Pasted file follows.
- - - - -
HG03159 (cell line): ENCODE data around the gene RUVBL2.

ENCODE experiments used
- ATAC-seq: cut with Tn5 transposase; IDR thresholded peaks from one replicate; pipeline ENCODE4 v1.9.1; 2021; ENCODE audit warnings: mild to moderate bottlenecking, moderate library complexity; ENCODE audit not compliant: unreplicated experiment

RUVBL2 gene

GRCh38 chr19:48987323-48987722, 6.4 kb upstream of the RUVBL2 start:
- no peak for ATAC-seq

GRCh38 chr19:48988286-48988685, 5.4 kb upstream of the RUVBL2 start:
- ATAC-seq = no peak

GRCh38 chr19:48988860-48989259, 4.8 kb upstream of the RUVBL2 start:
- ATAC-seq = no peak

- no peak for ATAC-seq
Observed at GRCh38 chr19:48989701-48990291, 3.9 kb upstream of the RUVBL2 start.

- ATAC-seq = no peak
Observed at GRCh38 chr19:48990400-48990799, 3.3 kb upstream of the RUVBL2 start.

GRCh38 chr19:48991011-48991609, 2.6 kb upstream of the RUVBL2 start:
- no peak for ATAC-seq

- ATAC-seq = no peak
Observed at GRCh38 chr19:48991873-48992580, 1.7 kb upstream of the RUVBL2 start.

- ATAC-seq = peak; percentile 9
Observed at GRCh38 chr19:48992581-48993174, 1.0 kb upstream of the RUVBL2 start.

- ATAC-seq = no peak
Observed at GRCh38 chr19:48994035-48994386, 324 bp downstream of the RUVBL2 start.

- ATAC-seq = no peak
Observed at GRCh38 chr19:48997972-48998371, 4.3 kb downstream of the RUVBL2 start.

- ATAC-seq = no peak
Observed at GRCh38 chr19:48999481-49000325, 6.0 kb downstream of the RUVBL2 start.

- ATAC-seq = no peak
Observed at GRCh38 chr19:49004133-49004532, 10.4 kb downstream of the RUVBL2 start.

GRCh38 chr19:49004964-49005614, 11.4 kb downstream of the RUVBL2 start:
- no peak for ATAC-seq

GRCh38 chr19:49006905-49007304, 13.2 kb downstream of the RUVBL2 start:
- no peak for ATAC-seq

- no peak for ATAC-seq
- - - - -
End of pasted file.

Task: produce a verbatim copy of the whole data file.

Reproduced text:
HG03159 (cell line): ENCODE data around the gene RUVBL2.

ENCODE experiments used
- ATAC-seq: cut with Tn5 transposase; IDR thresholded peaks from one replicate; pipeline ENCODE4 v1.9.1; 2021; ENCODE audit warnings: mild to moderate bottlenecking, moderate library complexity; ENCODE audit not compliant: unreplicated experiment

RUVBL2 gene

GRCh38 chr19:48987323-48987722, 6.4 kb upstream of the RUVBL2 start:
- no peak for ATAC-seq

GRCh38 chr19:48988286-48988685, 5.4 kb upstream of the RUVBL2 start:
- ATAC-seq = no peak

GRCh38 chr19:48988860-48989259, 4.8 kb upstream of the RUVBL2 start:
- ATAC-seq = no peak

- no peak for ATAC-seq
Observed at GRCh38 chr19:48989701-48990291, 3.9 kb upstream of the RUVBL2 start.

- ATAC-seq = no peak
Observed at GRCh38 chr19:48990400-48990799, 3.3 kb upstream of the RUVBL2 start.

GRCh38 chr19:48991011-48991609, 2.6 kb upstream of the RUVBL2 start:
- no peak for ATAC-seq

- ATAC-seq = no peak
Observed at GRCh38 chr19:48991873-48992580, 1.7 kb upstream of the RUVBL2 start.

- ATAC-seq = peak; percentile 9
Observed at GRCh38 chr19:48992581-48993174, 1.0 kb upstream of the RUVBL2 start.

- ATAC-seq = no peak
Observed at GRCh38 chr19:48994035-48994386, 324 bp downstream of the RUVBL2 start.

- ATAC-seq = no peak
Observed at GRCh38 chr19:48997972-48998371, 4.3 kb downstream of the RUVBL2 start.

- ATAC-seq = no peak
Observed at GRCh38 chr19:48999481-49000325, 6.0 kb downstream of the RUVBL2 start.

- ATAC-seq = no peak
Observed at GRCh38 chr19:49004133-49004532, 10.4 kb downstream of the RUVBL2 start.

GRCh38 chr19:49004964-49005614, 11.4 kb downstream of the RUVBL2 start:
- no peak for ATAC-seq

GRCh38 chr19:49006905-49007304, 13.2 kb downstream of the RUVBL2 start:
- no peak for ATAC-seq

- no peak for ATAC-seq